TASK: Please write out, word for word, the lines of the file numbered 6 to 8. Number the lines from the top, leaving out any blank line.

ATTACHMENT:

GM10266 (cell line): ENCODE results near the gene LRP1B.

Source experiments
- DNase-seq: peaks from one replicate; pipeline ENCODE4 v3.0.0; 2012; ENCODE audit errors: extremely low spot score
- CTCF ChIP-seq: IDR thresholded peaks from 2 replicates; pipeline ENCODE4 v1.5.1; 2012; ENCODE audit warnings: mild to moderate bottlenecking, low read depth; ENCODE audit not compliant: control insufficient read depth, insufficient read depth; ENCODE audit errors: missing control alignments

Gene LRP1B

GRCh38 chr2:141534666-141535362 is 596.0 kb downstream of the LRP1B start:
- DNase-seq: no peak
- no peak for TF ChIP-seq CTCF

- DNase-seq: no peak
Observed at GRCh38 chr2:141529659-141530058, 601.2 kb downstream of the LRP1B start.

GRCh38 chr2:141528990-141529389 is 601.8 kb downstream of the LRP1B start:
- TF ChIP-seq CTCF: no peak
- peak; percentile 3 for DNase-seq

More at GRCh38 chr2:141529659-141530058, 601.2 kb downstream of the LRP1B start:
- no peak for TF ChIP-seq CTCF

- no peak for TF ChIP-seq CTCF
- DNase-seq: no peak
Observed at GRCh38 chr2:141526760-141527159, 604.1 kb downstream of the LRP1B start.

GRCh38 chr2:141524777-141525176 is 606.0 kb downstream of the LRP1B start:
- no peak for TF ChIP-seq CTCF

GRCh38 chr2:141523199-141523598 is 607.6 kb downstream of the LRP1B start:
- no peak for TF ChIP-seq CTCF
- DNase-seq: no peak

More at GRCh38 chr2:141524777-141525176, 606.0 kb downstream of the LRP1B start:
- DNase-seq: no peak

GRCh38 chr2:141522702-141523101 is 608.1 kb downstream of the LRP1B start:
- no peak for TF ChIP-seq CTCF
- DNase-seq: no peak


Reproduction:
GRCh38 chr2:141534666-141535362 is 596.0 kb downstream of the LRP1B start:
- DNase-seq: no peak
- no peak for TF ChIP-seq CTCF